This mindset also clearly has limits. What happens when the requests are coming in too fast to be dealt with and are piling up in your inbox? Or the requests are in conflict with each other? Or the requests are completely outside of your realm of knowledge or current capacity? Or the request comes at 7pm when you’re putting you kid to bed, at 9pm when you’re enjoying a moment with your spouse, at 11pm when you’re laying down to sleep, at 1am when you wake up to pee, or on your vacation? If all of these requests are “demands,” then you have only one choice, to comply precisely as asked, even if that’s actually bad for the work product, a client, or your mental and physical health.

Working with requests is a fairly common theme in coaching engagements - requests are tricky. But, there are some contextual factors specific to law firms and lawyers that are fertile ground for the particular kind of confusion that I struggled with.

First, lawyers are generally perfectionistic and risk averse. If there is the chance that one in five requests is actually a demand, it is more in keeping with our habits to invent a “legal fiction” and chose to operate as if all requests are actually demands. We take the least risky path (often without a real understanding of the scope of the risk) because we’re always “thinking like a lawyer” and “issue spotting” (i.e. worrying). Then we label it a “best practice” and drill it into associates skulls.

Second, we operate in an professional services context where there is an inherent imbalance of power between the client and the attorney. The client gets what the client wants. Many lawyers also espouse the belief that they simply cannot negotiate with their client’s requests if they want to keep the business. And, as an aside, many associates believe that the quickest way to stop getting good work is to say “no” to a request (any request).

Third, firm lawyers are stressed, over-committed, and under-resourced. They are also not trained to be managers. And, most of the work requests a young lawyer receives are from other lawyers. So, something as simple as framing a request for delivery of work product with enough buffer-time for review and revision often comes out like “I need this ASAP!!” A bit dramatic, no?

And fourth, to this amply-stocked tinder box we add the accelerant of our ethical obligation as lawyers (which I’m in no way criticizing) to zealously represent our clients. And there you have it. Look, Ma! Proof that I must immolate myself upon the pyre of my professional obligations!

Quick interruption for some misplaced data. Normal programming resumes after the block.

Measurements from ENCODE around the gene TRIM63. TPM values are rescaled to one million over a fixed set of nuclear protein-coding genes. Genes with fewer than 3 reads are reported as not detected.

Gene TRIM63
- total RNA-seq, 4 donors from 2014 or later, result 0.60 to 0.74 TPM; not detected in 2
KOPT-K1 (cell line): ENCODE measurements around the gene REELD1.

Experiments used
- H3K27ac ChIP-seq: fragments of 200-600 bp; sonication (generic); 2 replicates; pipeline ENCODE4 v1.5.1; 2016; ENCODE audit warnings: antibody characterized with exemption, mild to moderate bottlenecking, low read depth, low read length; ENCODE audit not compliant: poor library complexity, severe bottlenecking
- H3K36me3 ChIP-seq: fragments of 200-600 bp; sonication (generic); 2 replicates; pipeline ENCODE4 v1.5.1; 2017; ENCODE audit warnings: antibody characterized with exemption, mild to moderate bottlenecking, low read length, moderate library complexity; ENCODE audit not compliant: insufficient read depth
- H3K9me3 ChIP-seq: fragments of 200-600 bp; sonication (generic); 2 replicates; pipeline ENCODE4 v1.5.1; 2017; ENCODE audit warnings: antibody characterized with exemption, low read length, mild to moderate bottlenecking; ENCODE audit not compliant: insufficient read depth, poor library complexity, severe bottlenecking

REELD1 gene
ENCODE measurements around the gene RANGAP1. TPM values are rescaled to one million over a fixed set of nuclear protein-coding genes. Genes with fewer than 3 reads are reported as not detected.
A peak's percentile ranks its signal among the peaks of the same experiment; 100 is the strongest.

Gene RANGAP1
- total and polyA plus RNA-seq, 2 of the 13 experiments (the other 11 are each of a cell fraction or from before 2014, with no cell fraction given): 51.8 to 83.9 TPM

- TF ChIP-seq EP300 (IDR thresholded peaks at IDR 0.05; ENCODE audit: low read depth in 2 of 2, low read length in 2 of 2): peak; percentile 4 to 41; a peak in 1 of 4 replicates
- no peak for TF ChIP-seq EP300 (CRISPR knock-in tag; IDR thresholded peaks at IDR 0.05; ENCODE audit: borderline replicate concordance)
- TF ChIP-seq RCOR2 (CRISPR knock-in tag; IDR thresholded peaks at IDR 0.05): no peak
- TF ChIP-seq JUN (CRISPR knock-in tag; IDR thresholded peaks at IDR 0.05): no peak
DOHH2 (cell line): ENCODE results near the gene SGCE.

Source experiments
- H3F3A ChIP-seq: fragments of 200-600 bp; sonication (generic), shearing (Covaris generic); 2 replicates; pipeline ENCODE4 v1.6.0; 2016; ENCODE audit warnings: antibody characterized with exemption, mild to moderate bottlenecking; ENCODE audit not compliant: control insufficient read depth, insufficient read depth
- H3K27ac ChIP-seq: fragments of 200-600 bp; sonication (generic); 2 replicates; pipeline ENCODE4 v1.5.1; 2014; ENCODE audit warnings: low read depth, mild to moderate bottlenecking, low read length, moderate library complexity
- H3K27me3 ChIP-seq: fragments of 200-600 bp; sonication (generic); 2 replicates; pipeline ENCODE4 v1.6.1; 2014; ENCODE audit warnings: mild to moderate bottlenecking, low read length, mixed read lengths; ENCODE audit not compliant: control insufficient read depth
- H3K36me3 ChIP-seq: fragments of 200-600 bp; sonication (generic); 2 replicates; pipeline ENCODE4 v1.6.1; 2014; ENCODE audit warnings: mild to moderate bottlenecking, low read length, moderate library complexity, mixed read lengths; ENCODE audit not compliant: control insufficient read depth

Clearly the way I operated, treating each request as a inviolable demand, was reasonable under the circumstances. Ultimately, though, I bumped up against the limits of it’s utility and I had to make a change. Things would fall through the cracks. I’d become entirely overcommitted and then underdeliver. I’d spend evenings doing nothing but sitting in front of the TV and refreshing my email inbox because I was afraid to be too far away from a computer. And I was totally sick of living in fear.

So, I experimented with a new strategy. I hypothesized that most of the asks were true requests and that I had options about how to respond to them. At first my strategy took longer - I had to actually assess my workload, understand the scope of the request, and get clarification from the requester around the nature of any related deadlines and work product. Then I would respond. Sometimes, I would propose an alternative from the initial ask. Sometimes, I simply accepted. And sometimes it was the best response to decline. Soon, this became automatic. Nine times out of ten it was quickly apparent that I was, in fact, dealing with a true request. And, in the tenth instance, a true demand became more immediately obvious.

Under my new strategy, I continued to be “responsive” to work requests in a conscientious way. And I continued to meet deadlines. But I made a shift in my process. Would it serve you to be conscious of your own process for handling work requests? What is your automatic response? And why? Is it appropriate? Always? If not, when and why not?